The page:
The Employer's Legal Resource: Where Do Employees Sue for Retaliation? Recent Case Spawns Legislative Changes in the Workers' Compensation World
For those of you following Oklahoma law, you will remember these cases used to be tried in state district courts. Then, in 2014, the Oklahoma Legislature abolished the Oklahoma Workers' Compensation Act in favor of the Oklahoma Administrative Workers' Compensation Act (OAWCA). With the OAWCA, claims of workers' compensation retaliation seemed to be moved to the new Workers' Compensation Commission and out of the courts – but employers and employees fought over the new language. Enter Thomas Southon.
Thomas Southon filed a lawsuit against his former employer, Oklahoma Tire Recyclers, LLC, alleging that he was terminated because of his pending workers' compensation claim. Oklahoma Tire moved to dismiss the lawsuit, arguing that the Workers' Compensation Commission, and not the district court, was the appropriate venue for wrongful termination claims involving workers' compensation benefits.
Southon responded by saying that the statute governing his claim, 85 Okla. Stat. § 7, was unconstitutional because it denied him the opportunity to have his case heard by a jury. He wanted to keep the case in district court and out of the purview of the administrative agency. Article II, Section 19 of the Oklahoma Constitution states: "[t]he right of trial by jury shall be and remain inviolate." The Oklahoma Supreme Court held that, because a cause of action for retaliatory termination under the Workers' Compensation Act was not created until 1976, it was not an action which was originally guaranteed at the time of the adoption of the Oklahoma Constitution. Thus, Section 7 of the OAWCA is constitutional.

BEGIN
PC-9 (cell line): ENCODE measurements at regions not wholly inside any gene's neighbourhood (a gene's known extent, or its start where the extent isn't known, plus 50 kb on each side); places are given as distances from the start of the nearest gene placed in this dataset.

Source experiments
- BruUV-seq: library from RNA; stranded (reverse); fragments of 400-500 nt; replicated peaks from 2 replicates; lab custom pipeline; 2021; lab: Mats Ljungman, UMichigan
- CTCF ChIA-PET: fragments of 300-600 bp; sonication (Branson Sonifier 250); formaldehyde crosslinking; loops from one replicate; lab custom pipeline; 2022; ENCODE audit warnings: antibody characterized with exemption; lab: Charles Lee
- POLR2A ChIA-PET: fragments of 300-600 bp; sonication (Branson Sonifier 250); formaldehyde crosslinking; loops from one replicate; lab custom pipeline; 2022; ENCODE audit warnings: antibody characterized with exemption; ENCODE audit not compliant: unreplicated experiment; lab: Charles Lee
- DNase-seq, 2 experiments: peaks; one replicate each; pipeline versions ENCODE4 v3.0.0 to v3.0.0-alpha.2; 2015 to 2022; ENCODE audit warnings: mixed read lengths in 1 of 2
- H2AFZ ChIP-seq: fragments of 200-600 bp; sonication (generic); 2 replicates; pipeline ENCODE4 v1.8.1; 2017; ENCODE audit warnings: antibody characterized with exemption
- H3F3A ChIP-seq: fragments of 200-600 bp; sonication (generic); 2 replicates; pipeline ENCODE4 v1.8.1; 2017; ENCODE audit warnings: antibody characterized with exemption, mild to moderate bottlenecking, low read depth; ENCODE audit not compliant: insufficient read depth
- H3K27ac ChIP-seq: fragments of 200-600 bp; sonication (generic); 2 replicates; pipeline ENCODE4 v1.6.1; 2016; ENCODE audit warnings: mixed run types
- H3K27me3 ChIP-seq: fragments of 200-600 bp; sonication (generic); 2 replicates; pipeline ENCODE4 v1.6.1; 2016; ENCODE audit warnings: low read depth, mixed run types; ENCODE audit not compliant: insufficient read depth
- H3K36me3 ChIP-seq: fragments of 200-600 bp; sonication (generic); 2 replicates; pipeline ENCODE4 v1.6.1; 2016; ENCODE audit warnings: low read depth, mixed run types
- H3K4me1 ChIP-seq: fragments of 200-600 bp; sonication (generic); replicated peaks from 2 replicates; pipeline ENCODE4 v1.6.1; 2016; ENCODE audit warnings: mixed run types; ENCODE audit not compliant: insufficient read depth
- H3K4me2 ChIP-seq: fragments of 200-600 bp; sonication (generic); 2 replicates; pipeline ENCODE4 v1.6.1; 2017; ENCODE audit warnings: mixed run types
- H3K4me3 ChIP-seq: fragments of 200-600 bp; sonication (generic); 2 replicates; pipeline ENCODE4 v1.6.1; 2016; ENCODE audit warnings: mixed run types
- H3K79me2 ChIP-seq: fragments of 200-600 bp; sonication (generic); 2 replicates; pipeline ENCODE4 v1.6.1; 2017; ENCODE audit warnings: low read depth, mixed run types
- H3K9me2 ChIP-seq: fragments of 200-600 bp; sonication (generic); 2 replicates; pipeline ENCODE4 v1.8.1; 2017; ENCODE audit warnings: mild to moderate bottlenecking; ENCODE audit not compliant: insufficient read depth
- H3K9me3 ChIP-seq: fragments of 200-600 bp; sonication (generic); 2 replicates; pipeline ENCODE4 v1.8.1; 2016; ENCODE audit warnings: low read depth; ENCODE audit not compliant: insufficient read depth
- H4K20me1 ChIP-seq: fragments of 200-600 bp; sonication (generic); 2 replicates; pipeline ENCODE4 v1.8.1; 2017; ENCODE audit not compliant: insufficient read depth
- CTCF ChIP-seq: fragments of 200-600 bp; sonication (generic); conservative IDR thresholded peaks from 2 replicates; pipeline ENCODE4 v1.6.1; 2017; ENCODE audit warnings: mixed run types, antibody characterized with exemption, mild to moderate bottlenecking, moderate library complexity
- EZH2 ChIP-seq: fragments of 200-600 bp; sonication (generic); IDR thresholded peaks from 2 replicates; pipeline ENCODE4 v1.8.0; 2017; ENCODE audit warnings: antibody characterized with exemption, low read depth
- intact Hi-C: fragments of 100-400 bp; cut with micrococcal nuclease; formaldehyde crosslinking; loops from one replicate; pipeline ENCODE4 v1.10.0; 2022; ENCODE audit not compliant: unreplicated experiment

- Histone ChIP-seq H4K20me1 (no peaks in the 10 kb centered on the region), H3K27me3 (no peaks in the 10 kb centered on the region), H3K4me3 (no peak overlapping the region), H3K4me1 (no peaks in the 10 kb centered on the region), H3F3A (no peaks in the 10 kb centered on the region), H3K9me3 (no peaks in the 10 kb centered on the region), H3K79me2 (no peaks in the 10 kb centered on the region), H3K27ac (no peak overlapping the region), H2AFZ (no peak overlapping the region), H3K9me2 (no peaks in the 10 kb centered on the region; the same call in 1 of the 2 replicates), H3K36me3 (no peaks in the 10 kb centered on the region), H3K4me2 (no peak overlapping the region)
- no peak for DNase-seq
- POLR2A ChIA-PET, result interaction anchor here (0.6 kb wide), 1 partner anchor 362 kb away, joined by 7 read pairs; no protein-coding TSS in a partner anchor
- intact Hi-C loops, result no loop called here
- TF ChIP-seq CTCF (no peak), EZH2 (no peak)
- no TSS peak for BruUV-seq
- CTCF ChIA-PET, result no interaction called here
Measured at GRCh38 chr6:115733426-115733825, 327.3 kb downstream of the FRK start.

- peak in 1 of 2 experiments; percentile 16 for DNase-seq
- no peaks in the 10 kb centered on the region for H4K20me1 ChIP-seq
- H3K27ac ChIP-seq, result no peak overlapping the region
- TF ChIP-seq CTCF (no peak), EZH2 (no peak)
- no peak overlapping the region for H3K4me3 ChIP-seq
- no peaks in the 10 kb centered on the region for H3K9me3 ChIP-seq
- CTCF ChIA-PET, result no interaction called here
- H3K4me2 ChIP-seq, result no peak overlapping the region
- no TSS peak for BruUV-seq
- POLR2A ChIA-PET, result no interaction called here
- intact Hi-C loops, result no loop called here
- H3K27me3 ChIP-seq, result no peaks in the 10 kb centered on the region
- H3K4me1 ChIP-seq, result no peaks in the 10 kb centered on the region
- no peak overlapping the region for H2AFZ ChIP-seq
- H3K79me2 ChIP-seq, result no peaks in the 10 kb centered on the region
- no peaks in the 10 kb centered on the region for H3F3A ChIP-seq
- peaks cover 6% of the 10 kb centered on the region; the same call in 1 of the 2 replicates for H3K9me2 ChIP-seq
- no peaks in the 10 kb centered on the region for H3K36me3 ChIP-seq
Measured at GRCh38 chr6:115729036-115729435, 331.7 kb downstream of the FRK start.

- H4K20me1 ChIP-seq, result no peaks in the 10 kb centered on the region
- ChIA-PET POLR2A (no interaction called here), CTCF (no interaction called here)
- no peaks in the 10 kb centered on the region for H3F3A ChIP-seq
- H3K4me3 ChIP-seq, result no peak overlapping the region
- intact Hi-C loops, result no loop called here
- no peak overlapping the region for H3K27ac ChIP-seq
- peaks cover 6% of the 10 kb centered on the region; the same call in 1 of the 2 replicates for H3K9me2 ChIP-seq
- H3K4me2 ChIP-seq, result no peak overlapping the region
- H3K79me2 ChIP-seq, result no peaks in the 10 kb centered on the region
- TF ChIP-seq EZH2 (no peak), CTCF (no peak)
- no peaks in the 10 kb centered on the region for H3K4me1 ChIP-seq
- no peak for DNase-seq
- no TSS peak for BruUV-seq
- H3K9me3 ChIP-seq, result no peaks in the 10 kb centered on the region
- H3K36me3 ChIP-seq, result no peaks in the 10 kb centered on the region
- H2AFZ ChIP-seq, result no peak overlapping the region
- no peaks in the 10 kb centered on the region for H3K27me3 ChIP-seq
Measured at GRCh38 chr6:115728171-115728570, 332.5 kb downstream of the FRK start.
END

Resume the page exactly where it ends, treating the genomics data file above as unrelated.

Southon raised two other objections to the constitutionality of Section 7—that it denied him due process of law and that it was a special law that rests on a false or deficient classification—both of which were dismissed by the court with only brief discussion.
Southon additionally argued that he should be able to litigate his claim in district court because the remedies of Section 7 were inadequate. He sought to couch his claim under the exception to the employment-at-will doctrine created in Burk v. K-Mart Corp., which subjects employers to tort liability if the employee is discharged in violation of an established and compelling public policy. The court rejected this argument as well because the statutory remedy under Section 7 sufficiently protects employees and therefore precludes a Burk cause of action.
It is important to note that Section 7 of the OAWCA was amended by the Oklahoma Legislature effective May 28, 2019—shortly after this decision was issued. The new version of the law now states that it is the district courts who have exclusive jurisdiction over these types of retaliation claims. The timing will be significant to employers. The decision in Southon applies only to those claims that arose prior to May 28, 2019. In other words, if a person claims that he suffered retaliation for conduct protected by Section 7 of the OAWCA on or before May 28, that claim would be heard by the Commission. However, if the alleged retaliation occurred after May 28, 2019, that claim must be brought in the district court.
By Rebecca D. Bullard, email@example.com